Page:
I was going to make an almondy orangey cake, the recipe for which I had obtained from an acquaintance, and which I was desperate to whip up, and then share with the world, but the Husband put a spanner in the works by requesting cheesecake. "But none of your baked cheesecake nonsense" said he, ever to the point. " A proper one". He means a no-baked, cream cheese type, true retro dinner party fodder.
Fortunately for him, I was able to oblige, particularly as the orange cake was going to mean going out to buy eggs (the chickens are reluctant to lay when it's anything less than about 12 degrees outside - very high maintenance) - and by chance I had a tub of Philadelphia in the fridge. The orange cake will have to wait, I'm afraid.
I can't give you the exact recipe for the cheesecake bit because, starting from a combination of a Nigel Slater Vanilla cheesecake with damsons recipe from The Guardian online, and a Nigella one in Express for cherry cheesecake, I basically used up a load of leftover milk products without much regard for quantity.
The base I had enough fairly traditional digestive biscuits and butter available: 125g crushed digestive biscuits and 75g melted butter mixed together, pressed into the lined base of a 20cm springform tin, and refrigerated while I made the topping.
Here's where I started to scour the back of the fridge and pray.
I had a full 300g tub of Philadelphia, so I beat that together with the zest of a lemon and 60g icing sugar. tasted good, but not nearly enough, and a bit sweet at that stage.
I added, VERY approximately, 50ml each of double cream and sour cream, and a good heaped tablespoon of 0% fat Greek yoghurt. I also squeezed in a bit of lemon juice and added nearly a teaspoon of vanilla extract and carried on beating till all was combined. Once the cheese/cream/yoghurt was all combined, I spread it over the biscuit base, put a piece of clingfilm over the top, and put it back in the fridge overnight. The clingfilm idea came from the Nigel Slater recipe. I guess it stops it drying out in the fridge.
I'll try and emulate this again because the sour cream and yoghurt made the cheesecake bit lovely and clean tasting and not at all cloying, which I find can sometimes be a problem for me. I also thought that using the 0% fat yoghurt might generally be a good way to go to bulk this out and make it lighter - although I think I'd always mix it with full fat Philly, because the reduced fat is just not as good in cheesecake. I mean, what's the point (and there's always the Greek yoghurt if you're feeling in need of virtue).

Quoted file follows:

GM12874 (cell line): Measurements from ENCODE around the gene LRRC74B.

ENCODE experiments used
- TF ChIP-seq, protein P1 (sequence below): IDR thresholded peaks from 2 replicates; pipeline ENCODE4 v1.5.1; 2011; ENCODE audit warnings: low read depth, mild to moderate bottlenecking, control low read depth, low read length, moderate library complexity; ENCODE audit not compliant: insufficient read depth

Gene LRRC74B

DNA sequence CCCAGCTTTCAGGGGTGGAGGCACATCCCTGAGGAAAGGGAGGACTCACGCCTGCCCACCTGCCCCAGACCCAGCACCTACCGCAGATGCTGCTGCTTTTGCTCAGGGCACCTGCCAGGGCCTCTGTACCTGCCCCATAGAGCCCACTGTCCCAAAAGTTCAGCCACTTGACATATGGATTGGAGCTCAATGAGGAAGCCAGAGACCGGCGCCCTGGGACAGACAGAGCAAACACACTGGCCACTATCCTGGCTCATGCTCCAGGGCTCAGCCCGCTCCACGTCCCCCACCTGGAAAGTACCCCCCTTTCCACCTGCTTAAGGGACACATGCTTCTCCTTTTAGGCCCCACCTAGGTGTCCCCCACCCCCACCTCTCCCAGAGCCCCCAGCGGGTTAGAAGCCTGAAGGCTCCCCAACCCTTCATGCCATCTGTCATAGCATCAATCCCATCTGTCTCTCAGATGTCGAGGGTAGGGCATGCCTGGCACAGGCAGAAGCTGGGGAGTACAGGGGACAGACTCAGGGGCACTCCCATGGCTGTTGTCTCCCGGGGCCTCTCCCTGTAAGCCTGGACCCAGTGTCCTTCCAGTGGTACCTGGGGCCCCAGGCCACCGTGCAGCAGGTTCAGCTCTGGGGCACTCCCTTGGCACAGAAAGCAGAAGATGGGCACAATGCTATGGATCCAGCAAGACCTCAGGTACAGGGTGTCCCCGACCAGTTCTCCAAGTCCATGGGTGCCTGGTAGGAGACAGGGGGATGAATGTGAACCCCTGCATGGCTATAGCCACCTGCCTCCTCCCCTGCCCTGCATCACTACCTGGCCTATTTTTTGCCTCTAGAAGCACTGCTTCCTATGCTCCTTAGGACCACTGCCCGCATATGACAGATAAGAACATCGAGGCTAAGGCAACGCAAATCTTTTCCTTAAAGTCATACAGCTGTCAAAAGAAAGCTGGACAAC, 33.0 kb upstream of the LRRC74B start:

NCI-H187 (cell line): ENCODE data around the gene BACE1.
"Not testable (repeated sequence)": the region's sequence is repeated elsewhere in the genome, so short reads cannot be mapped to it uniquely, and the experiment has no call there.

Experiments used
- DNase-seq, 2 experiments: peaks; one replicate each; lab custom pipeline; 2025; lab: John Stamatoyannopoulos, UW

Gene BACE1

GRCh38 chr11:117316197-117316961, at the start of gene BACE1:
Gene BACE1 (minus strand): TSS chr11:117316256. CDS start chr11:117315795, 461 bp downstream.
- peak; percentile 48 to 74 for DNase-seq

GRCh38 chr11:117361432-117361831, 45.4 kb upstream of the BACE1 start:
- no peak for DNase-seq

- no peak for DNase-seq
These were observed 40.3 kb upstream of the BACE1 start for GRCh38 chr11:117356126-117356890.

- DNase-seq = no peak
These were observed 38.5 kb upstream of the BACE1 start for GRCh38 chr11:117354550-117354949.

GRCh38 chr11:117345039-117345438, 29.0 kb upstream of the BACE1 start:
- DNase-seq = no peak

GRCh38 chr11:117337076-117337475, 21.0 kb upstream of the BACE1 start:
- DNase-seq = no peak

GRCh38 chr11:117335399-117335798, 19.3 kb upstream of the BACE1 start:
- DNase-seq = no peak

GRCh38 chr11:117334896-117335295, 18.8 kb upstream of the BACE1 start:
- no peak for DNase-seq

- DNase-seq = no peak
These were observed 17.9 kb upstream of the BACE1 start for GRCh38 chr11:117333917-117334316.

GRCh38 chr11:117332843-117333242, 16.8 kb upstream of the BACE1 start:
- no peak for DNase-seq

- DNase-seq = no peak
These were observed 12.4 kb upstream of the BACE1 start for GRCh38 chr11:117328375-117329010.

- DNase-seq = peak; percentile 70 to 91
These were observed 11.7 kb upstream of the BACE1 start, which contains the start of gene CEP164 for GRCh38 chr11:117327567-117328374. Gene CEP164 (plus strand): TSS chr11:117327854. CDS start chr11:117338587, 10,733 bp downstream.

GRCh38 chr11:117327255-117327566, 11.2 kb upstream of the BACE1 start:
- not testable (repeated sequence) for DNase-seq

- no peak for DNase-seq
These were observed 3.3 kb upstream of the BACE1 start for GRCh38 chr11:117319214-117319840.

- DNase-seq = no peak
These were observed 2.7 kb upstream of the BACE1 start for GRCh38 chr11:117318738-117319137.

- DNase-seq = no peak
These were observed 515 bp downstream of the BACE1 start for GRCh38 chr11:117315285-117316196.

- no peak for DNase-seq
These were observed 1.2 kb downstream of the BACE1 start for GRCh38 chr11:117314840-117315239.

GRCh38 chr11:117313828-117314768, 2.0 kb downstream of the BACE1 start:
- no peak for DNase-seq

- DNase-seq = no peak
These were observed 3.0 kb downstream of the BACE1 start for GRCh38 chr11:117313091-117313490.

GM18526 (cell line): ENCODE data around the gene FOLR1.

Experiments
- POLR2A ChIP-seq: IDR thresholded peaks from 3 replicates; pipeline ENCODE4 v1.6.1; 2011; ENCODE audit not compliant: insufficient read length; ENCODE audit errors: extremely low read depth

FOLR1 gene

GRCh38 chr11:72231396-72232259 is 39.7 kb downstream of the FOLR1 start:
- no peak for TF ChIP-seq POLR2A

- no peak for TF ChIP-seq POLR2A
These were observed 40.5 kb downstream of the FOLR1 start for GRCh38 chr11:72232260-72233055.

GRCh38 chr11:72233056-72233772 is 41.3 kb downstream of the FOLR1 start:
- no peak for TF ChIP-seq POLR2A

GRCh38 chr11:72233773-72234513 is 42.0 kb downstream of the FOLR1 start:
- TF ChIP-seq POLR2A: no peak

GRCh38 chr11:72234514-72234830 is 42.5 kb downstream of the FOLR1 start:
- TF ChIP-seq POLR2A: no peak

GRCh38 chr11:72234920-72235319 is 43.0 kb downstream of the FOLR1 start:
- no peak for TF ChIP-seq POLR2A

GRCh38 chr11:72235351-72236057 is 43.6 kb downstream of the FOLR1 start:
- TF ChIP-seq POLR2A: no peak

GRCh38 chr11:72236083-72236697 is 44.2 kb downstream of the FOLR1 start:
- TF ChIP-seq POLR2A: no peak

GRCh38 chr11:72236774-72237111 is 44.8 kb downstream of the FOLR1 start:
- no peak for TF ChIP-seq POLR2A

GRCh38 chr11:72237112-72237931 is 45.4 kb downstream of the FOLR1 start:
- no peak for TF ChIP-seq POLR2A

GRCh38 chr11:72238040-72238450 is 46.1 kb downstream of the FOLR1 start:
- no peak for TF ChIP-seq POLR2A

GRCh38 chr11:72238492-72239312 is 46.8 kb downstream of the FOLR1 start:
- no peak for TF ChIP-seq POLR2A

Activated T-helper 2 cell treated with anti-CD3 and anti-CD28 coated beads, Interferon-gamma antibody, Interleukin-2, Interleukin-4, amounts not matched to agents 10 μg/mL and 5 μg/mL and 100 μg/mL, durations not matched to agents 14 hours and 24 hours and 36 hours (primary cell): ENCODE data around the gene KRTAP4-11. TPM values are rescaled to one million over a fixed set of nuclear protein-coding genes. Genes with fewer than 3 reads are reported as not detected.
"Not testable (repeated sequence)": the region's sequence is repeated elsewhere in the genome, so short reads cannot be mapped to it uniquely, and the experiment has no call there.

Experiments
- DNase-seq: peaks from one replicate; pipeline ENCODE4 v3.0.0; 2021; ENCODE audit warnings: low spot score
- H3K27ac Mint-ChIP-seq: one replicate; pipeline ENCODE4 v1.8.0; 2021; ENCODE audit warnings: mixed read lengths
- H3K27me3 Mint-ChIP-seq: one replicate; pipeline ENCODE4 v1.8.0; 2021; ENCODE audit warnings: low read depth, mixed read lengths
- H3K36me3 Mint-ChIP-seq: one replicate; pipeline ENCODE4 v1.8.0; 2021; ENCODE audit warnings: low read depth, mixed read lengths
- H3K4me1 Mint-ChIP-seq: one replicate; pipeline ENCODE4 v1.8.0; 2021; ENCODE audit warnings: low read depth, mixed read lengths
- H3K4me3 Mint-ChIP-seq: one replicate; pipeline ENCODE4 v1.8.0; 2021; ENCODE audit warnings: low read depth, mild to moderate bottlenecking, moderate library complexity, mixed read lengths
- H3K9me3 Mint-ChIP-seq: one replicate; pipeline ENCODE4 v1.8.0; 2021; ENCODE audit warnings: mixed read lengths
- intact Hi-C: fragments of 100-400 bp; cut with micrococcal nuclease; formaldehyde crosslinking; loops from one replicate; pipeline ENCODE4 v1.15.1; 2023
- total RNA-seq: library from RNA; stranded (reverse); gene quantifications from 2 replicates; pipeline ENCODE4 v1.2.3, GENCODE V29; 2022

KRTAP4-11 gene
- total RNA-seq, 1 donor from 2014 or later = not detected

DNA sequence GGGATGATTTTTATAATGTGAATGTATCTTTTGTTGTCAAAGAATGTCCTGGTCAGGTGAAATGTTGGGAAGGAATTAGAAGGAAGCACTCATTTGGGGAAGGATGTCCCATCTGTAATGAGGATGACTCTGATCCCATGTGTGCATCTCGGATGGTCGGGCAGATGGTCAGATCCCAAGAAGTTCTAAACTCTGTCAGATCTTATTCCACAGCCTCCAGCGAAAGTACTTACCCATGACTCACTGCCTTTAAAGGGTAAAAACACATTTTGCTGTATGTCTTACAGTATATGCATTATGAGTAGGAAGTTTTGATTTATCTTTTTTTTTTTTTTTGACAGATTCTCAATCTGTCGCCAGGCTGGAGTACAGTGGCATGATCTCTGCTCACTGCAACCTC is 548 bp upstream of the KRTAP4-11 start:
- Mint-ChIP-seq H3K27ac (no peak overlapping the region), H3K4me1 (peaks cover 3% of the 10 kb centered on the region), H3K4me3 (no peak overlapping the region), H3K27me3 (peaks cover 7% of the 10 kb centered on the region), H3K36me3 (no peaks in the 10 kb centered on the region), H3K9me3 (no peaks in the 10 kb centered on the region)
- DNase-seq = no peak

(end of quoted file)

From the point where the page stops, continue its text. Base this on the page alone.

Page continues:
What I can tell you the recipe for, though, is the blackcurrant jamminess that I topped it off with.
We had a bag of blackcurrants in the freezer from the garden, but you can buy frozen in the supermarket. It was very easy and quick - almost too quick because I'd hoped for a softer set than I got, but it was still fine for topping off the cheesecake.
Easy Blackcurrant Jam
500g frozen blackcurrants
500g preserving sugar
juice of half a lemon
Place these 3 ingredients in a large pan (remember, the mixture will bubble up during cooking), with about 100ml of water and stir over a gentle heat till all the sugar is dissolved.
Bring the contents of the pan up to the boil, then boil it hard for 5 minutes.
Leave it to cool for 5 minutes or so in the pan, then decant to a sterilised jar or 2, or, if you're using it for a cheesecake, or for breakfast (say) leave it to cool in a bowl.
The sharpness of the jam will contrast beautifully with a creamy, lemony cheesecake: unmould the cheesecake, carefully peel off the greaseproof paper from the base and place on the dish you are going to serve it on. Carefully blob & spread over the jam and leave in the fridge until ready to serve.
Even better, there should be plenty of jam left over. Just the thing to go on some freshly baked bread.
This month's Forever Nigella is hosted on the lovely Botanical Baker blog , and originates with Sarah at Maison Cupcake . It's the monthly blog event which encourages you to release your inner domestic goddess and bake, make or cook absolutely anything from any of Nigella’s books. This month's theme is Nostalgia, and I'm entering the cheesecake for it's retro nostalgic appeal as it's what cheesecake meant to me before I'd ever set eyes (or teeth) on any of those newfangled baked cheesecakes...